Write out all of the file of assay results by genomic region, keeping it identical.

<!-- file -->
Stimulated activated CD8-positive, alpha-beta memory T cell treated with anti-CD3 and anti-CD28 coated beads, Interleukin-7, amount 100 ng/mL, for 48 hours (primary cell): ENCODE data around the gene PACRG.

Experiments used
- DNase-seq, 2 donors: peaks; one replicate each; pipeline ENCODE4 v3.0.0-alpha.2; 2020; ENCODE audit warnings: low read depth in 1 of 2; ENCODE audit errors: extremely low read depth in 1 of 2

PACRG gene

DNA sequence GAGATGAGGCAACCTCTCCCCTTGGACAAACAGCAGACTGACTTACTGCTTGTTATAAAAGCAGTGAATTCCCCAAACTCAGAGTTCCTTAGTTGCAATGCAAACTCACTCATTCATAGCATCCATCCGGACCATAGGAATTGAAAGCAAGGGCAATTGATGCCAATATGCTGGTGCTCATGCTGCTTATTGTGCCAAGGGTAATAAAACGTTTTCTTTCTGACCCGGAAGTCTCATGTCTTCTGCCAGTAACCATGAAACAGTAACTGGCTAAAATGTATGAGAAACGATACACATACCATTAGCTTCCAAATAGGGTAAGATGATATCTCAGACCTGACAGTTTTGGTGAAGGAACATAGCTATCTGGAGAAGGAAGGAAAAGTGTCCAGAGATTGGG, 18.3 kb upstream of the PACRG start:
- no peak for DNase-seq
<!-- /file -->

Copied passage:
Stimulated activated CD8-positive, alpha-beta memory T cell treated with anti-CD3 and anti-CD28 coated beads, Interleukin-7, amount 100 ng/mL, for 48 hours (primary cell): ENCODE data around the gene PACRG.

Experiments used
- DNase-seq, 2 donors: peaks; one replicate each; pipeline ENCODE4 v3.0.0-alpha.2; 2020; ENCODE audit warnings: low read depth in 1 of 2; ENCODE audit errors: extremely low read depth in 1 of 2

PACRG gene

DNA sequence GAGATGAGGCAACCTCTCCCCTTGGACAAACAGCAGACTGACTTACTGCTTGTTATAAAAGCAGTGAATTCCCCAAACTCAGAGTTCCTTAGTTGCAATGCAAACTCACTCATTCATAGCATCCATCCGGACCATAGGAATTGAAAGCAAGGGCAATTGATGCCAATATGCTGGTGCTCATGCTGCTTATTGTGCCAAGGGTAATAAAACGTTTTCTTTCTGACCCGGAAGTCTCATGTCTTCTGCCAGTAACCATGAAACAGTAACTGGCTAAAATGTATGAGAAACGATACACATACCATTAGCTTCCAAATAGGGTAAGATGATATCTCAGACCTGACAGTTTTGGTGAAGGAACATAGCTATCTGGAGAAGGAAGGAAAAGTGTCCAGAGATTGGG, 18.3 kb upstream of the PACRG start:
- no peak for DNase-seq